"This guy can move. He sees a crease and he'll take off. So we've got to make sure we're disciplined in our rush lanes and overlap, all the things we have to accomplish. It comes back to what we do. We know what he is; now we've got to go out and execute our plan."

Friday's practice report

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Running back Chester Taylor (knee), cornerback Charles Tillman (foot) and linebacker Pisa Tinoisamoa (knee) fully participated in Friday's practice inside the Walter Payton Center.

For the Vikings, quarterback Brett Favre (shoulder/ankle), guard Steve Hutchinson (thumb), safety Tyrell Johnson (knee), running back Andrian Peterson (ankle/knee) and safety Jamarca Sanford (concussion) did not practice. Defensive end Ray Edwards participated on a limited basis.

Not only is Brian Urlacher enjoying being back on the field after missing the final 15 games of last season with a wrist injury, but he's also having fun playing meaningful games deep into the season once again.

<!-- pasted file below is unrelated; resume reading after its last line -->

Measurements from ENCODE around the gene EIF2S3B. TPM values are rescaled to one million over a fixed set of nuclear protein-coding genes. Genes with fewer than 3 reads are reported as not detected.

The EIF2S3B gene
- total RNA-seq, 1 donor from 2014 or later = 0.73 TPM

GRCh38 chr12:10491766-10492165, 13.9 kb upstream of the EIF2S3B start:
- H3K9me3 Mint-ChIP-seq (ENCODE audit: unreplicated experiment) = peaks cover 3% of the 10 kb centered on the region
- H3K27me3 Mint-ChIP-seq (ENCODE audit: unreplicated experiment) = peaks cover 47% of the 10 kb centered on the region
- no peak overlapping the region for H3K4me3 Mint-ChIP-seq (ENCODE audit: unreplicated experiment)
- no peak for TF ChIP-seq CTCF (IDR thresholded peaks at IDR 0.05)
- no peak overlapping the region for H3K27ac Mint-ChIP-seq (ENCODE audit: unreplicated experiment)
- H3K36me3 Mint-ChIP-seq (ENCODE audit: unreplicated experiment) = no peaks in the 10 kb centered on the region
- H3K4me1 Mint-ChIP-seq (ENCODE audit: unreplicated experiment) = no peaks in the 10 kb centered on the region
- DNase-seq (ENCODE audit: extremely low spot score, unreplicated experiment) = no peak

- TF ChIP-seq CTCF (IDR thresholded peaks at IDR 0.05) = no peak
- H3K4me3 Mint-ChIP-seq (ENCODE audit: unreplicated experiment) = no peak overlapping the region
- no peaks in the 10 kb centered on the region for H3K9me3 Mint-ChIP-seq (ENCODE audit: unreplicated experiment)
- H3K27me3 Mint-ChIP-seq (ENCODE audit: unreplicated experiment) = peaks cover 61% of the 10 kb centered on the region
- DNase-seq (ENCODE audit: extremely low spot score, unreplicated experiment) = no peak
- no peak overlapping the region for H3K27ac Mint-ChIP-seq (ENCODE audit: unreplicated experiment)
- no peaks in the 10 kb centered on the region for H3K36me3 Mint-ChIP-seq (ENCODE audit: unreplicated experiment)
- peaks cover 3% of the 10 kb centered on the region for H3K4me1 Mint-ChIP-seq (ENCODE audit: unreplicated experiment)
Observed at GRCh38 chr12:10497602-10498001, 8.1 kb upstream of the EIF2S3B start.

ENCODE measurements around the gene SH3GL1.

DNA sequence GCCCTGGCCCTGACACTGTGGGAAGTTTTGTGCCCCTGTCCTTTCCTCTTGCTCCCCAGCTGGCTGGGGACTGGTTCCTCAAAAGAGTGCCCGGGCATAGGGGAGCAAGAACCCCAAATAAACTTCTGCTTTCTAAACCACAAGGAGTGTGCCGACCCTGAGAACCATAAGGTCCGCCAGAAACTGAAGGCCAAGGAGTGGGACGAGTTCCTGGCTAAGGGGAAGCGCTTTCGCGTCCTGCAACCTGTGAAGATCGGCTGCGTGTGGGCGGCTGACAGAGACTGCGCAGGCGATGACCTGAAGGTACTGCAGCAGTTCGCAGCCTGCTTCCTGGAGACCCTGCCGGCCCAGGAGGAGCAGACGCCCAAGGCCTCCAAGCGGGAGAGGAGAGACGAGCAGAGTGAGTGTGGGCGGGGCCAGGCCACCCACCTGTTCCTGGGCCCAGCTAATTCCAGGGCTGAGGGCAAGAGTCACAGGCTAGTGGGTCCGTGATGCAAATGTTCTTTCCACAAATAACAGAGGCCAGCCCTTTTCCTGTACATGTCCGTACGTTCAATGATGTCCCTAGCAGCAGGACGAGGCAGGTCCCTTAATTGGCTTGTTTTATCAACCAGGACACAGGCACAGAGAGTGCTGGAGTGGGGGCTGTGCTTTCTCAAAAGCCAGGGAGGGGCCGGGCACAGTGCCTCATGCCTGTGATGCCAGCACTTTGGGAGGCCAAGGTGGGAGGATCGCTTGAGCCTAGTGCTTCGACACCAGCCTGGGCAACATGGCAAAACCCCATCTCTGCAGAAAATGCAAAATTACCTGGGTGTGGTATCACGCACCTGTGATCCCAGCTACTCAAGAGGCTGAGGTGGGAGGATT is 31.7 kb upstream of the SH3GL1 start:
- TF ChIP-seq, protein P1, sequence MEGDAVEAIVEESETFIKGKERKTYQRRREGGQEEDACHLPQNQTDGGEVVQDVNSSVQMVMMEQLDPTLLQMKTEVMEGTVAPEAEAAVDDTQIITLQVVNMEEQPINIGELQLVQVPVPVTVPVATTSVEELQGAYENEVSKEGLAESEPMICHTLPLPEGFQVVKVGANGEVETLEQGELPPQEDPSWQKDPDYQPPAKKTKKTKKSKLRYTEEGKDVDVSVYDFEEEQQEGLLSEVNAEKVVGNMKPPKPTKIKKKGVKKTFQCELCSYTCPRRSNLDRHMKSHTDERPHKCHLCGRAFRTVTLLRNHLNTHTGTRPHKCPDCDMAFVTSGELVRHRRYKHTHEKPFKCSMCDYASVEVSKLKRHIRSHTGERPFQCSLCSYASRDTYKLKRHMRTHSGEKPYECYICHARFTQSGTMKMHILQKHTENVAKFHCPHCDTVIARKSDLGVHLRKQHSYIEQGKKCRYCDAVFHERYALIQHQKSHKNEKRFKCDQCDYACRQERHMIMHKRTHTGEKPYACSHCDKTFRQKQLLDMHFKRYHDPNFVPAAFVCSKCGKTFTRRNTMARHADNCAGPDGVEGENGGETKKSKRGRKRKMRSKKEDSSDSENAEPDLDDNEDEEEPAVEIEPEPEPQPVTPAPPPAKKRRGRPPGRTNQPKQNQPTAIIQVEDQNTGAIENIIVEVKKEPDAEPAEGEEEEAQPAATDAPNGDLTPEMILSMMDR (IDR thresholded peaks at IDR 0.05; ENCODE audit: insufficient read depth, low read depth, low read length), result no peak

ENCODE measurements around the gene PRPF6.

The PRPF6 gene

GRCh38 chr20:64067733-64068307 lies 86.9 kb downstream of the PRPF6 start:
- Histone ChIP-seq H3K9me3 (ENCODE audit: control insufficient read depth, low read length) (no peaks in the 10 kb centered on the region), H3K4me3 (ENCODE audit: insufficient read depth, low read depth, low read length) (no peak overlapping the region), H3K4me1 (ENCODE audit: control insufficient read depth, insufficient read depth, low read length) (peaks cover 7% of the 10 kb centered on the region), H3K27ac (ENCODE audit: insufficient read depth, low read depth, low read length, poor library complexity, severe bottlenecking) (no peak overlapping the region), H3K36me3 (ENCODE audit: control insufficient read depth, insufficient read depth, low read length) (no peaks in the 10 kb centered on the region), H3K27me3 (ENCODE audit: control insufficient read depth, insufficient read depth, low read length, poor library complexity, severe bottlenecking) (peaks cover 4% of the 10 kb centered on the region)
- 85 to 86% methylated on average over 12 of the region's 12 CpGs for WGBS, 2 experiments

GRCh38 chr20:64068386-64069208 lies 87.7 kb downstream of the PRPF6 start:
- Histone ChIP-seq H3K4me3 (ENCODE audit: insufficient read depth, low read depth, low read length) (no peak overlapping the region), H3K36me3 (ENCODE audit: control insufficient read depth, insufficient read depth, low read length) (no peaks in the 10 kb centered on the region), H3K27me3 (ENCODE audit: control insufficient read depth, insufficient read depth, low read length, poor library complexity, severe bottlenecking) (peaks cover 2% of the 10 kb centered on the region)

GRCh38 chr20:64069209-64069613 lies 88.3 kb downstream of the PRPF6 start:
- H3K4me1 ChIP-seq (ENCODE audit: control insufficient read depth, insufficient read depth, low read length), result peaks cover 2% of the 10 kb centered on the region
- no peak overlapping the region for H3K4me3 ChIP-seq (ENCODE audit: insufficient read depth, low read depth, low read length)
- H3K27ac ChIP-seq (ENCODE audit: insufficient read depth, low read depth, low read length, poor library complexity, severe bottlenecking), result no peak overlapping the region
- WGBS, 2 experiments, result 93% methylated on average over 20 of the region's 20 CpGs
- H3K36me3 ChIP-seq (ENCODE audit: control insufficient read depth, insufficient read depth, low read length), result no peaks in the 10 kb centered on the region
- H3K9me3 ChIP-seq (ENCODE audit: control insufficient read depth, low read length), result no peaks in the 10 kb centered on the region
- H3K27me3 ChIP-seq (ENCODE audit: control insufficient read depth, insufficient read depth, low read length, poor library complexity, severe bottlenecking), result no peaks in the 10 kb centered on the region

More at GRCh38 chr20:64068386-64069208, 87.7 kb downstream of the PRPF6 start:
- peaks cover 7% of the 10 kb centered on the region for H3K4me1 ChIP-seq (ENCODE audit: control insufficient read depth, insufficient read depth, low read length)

"It's nice to have games that mean something in December," he said. "We haven't had that in a while. Two years after the Super Bowl, we had a chance to go to the playoffs, and we lost that game at Houston. But to have a few games here at the end of the season that actually mean something, it's fun. You're practicing for a reason, for a purpose. It's easy to come to work when you know you have a goal in mind to get to, and it's still attainable."

Barring a miraculous return from a shoulder injury, Urlacher has seen his last of Vikings quarterback Brett Favre.

"I like playing against Favre," he said. "He's a competitor. It stinks to see him go out the way he did with an injury like that. But [it's] not hurting my feelings that we're not playing against him. I'll tell you that much."

1. Q: Olin Kreutz has been a solid starter for 12 years and been a part of the team for 13. Has any Chicago Bear player ever held one position on the offensive line for as long as Kreutz? Also who are the players that have if any?